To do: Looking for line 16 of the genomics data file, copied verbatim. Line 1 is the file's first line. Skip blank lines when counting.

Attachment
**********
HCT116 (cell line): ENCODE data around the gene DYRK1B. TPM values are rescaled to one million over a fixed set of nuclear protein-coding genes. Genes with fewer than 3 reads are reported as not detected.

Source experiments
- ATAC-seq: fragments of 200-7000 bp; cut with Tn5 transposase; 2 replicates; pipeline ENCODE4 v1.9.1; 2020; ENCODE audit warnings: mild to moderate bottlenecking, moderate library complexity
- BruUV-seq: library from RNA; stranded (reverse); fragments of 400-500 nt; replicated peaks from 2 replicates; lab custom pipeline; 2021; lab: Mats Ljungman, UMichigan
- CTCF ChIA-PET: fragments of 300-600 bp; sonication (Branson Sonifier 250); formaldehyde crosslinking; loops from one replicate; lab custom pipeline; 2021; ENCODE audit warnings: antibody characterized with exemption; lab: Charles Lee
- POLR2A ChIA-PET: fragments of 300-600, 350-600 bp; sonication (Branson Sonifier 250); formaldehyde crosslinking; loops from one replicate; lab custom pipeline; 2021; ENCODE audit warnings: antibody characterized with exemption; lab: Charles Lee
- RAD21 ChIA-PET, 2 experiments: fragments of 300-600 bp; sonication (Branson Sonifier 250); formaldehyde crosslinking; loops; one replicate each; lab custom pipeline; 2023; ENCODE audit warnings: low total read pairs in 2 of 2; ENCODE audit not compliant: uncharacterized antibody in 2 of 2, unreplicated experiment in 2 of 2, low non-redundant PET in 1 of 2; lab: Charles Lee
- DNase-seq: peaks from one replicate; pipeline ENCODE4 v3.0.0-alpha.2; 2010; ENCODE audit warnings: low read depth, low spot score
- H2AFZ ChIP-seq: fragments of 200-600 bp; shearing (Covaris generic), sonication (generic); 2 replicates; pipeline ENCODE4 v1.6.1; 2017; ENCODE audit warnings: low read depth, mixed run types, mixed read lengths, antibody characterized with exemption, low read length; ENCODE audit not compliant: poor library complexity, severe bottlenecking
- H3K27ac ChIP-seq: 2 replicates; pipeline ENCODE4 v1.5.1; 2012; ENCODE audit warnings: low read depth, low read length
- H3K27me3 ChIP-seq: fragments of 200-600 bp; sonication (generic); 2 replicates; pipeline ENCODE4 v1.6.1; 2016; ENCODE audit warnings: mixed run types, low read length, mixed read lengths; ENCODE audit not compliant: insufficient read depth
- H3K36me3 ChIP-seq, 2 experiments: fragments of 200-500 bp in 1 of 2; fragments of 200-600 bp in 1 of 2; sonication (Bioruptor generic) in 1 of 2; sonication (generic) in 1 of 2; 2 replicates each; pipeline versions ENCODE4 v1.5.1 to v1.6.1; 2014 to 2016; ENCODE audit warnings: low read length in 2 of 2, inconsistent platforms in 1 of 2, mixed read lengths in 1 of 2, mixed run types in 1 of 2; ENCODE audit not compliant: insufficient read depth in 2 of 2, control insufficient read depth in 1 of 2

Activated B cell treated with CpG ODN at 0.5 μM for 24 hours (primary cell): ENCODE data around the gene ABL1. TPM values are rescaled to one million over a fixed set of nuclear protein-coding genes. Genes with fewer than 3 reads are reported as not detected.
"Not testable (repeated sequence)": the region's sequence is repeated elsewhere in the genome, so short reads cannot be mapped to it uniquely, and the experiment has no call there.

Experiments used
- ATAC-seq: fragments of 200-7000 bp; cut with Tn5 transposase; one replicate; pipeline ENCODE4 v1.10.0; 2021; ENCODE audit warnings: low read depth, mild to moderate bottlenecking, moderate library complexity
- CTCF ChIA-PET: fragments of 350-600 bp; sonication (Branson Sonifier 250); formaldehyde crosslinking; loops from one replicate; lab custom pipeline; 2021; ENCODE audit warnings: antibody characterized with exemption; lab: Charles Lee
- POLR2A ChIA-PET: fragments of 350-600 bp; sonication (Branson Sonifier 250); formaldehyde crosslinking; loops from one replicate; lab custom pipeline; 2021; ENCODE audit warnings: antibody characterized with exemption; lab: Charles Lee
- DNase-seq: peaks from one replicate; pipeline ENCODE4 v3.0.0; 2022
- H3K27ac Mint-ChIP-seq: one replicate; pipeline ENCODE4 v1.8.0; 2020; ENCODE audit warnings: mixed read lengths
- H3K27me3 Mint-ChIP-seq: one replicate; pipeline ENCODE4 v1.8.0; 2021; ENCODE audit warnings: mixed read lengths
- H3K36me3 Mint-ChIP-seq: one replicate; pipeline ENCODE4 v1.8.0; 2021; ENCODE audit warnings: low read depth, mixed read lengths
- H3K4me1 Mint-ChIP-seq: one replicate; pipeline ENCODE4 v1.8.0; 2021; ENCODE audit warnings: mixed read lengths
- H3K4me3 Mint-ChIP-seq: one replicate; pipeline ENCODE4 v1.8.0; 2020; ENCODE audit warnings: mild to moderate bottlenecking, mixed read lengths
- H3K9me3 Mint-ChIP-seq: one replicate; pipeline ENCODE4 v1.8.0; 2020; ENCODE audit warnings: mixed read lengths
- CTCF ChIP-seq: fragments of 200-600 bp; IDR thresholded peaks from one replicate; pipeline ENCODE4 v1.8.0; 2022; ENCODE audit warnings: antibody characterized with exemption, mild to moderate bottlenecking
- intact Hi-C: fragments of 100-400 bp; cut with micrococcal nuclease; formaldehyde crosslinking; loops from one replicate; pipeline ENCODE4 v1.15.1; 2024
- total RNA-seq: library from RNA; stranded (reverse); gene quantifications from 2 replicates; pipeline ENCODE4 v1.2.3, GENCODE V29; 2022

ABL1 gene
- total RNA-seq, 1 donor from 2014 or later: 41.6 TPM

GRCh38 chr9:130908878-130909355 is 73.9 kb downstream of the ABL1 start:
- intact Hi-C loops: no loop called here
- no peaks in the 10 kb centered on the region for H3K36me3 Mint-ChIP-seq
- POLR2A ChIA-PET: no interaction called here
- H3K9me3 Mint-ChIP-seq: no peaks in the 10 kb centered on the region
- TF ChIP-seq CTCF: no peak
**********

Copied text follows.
- ATAC-seq: fragments of 200-7000 bp; cut with Tn5 transposase; one replicate; pipeline ENCODE4 v1.10.0; 2021; ENCODE audit warnings: low read depth, mild to moderate bottlenecking, moderate library complexity